Maccheroni coi ceci (Maccaroni with Chickpeas)


Pasta with chickpeas is an Italian classic that dates back probably to the Ancient Roman era. The key to this excellent and filling carbo feast is to cook down the chickpeas, then mash them with oil and garlic so that they make a tasty, rather grainy-in-texture sauce to coat the pasta. Delicious with a chilled tumbler of gutsy Frascati or Marino, as served in those dark, subterranean drinking dens of the Colli Albani outside of Rome.

1 lb thick, ribbed maccaroni

6 tablespoons olive oil

5 cloves of garlic, coarsely chopped

2 fresh chilies seeded and chopped (or dried peperoncino to taste)

3 or 4 pieces of celery, chopped

2 cans of chickpeas, drained and rinsed

3 cups of coarse spring greens, cavolo nero, or kale, chopped into fairly small pieces

2-3 cups homemade chicken broth or vegetable stock

Salt and pepper to taste

Heat the olive oil in a large saucepan or wok, and saute the chopped garlic, chillies, and celery until soft. Add the drained and rinsed chickpeas and about a cup of the broth or stock and allow to simmer gently for about an hour. Add more stock as necessary to keep the mixture fairly liquid. When the chickpeas are nice and tender, mash coarsely (or blend coarsely in a food processor) ensuring that you keep the texture quite grainy. Add another cup of stock, and the greens, kale or cavolo nero and cook until tender. Season with salt and pepper.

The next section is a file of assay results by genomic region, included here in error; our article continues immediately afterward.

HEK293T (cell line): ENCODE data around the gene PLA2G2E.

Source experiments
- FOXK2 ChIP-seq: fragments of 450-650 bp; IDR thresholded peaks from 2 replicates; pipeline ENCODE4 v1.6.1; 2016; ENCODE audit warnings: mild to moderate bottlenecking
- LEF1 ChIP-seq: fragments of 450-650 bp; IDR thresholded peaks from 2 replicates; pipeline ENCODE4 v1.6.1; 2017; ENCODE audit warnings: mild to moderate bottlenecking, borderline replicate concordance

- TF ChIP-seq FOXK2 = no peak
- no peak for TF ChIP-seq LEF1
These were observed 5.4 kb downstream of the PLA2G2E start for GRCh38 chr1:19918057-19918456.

Bring a large pot of salted water to the boil, and cook the maccaroni until al dente. If the chickpea and cabbage mixture needs to be thinned, add a ladle or two of pasta water. When done, drain the pasta and add to the mixture, turn up the heat to fierce, and toss and mix well. Serve immediately, probably without parmesan cheese.

Wine Suggestion One of the best Frascati that you will find outside of Rome is Antonio Pulcini's Colle Gaio Cru from the Colli di Catone estate, a wine with outstanding depth of flavour and concentration. If you can get ahold of a bottle, Paola di Mauro's superb Colle Picchioni Rosso, made in nearby Marino, would also go well. Otherwise, try this gutsy pasta dish with a full-flavoured Trebbiano d'Abruzzo or Montepulciano d'Abruzzo if you prefer a red.

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